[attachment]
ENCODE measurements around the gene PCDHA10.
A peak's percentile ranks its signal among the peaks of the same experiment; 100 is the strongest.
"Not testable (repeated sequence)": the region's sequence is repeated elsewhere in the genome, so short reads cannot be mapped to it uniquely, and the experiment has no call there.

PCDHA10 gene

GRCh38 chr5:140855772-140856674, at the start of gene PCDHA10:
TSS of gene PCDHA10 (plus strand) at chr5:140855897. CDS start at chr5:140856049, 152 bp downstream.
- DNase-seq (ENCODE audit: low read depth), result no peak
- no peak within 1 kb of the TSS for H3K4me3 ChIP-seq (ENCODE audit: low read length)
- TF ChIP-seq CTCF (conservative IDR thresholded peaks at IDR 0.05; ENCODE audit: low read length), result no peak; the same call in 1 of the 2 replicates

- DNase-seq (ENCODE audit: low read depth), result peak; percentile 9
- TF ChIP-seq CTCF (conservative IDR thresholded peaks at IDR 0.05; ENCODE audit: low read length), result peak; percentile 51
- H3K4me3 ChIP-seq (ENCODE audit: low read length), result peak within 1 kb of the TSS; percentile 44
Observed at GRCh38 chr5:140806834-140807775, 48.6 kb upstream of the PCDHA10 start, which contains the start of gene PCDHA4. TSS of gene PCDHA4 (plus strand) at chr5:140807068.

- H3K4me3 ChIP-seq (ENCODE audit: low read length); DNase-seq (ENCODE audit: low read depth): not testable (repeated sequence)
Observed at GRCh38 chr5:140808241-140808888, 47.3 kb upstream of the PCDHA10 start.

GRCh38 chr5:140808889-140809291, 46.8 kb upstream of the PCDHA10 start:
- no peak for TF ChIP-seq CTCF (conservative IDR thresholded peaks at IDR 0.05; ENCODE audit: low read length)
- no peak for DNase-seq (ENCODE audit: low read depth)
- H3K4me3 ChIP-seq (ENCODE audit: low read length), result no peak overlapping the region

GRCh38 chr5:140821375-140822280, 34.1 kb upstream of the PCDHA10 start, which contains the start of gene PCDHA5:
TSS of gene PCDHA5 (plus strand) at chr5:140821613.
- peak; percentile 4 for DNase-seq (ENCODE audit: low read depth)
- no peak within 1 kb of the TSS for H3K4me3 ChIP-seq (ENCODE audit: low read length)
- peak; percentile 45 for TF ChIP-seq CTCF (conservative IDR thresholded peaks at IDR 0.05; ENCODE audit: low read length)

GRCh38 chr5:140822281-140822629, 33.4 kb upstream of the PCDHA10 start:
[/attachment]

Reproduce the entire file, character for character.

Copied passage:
ENCODE measurements around the gene PCDHA10.
A peak's percentile ranks its signal among the peaks of the same experiment; 100 is the strongest.
"Not testable (repeated sequence)": the region's sequence is repeated elsewhere in the genome, so short reads cannot be mapped to it uniquely, and the experiment has no call there.

PCDHA10 gene

GRCh38 chr5:140855772-140856674, at the start of gene PCDHA10:
TSS of gene PCDHA10 (plus strand) at chr5:140855897. CDS start at chr5:140856049, 152 bp downstream.
- DNase-seq (ENCODE audit: low read depth), result no peak
- no peak within 1 kb of the TSS for H3K4me3 ChIP-seq (ENCODE audit: low read length)
- TF ChIP-seq CTCF (conservative IDR thresholded peaks at IDR 0.05; ENCODE audit: low read length), result no peak; the same call in 1 of the 2 replicates

- DNase-seq (ENCODE audit: low read depth), result peak; percentile 9
- TF ChIP-seq CTCF (conservative IDR thresholded peaks at IDR 0.05; ENCODE audit: low read length), result peak; percentile 51
- H3K4me3 ChIP-seq (ENCODE audit: low read length), result peak within 1 kb of the TSS; percentile 44
Observed at GRCh38 chr5:140806834-140807775, 48.6 kb upstream of the PCDHA10 start, which contains the start of gene PCDHA4. TSS of gene PCDHA4 (plus strand) at chr5:140807068.

- H3K4me3 ChIP-seq (ENCODE audit: low read length); DNase-seq (ENCODE audit: low read depth): not testable (repeated sequence)
Observed at GRCh38 chr5:140808241-140808888, 47.3 kb upstream of the PCDHA10 start.

GRCh38 chr5:140808889-140809291, 46.8 kb upstream of the PCDHA10 start:
- no peak for TF ChIP-seq CTCF (conservative IDR thresholded peaks at IDR 0.05; ENCODE audit: low read length)
- no peak for DNase-seq (ENCODE audit: low read depth)
- H3K4me3 ChIP-seq (ENCODE audit: low read length), result no peak overlapping the region

GRCh38 chr5:140821375-140822280, 34.1 kb upstream of the PCDHA10 start, which contains the start of gene PCDHA5:
TSS of gene PCDHA5 (plus strand) at chr5:140821613.
- peak; percentile 4 for DNase-seq (ENCODE audit: low read depth)
- no peak within 1 kb of the TSS for H3K4me3 ChIP-seq (ENCODE audit: low read length)
- peak; percentile 45 for TF ChIP-seq CTCF (conservative IDR thresholded peaks at IDR 0.05; ENCODE audit: low read length)

GRCh38 chr5:140822281-140822629, 33.4 kb upstream of the PCDHA10 start: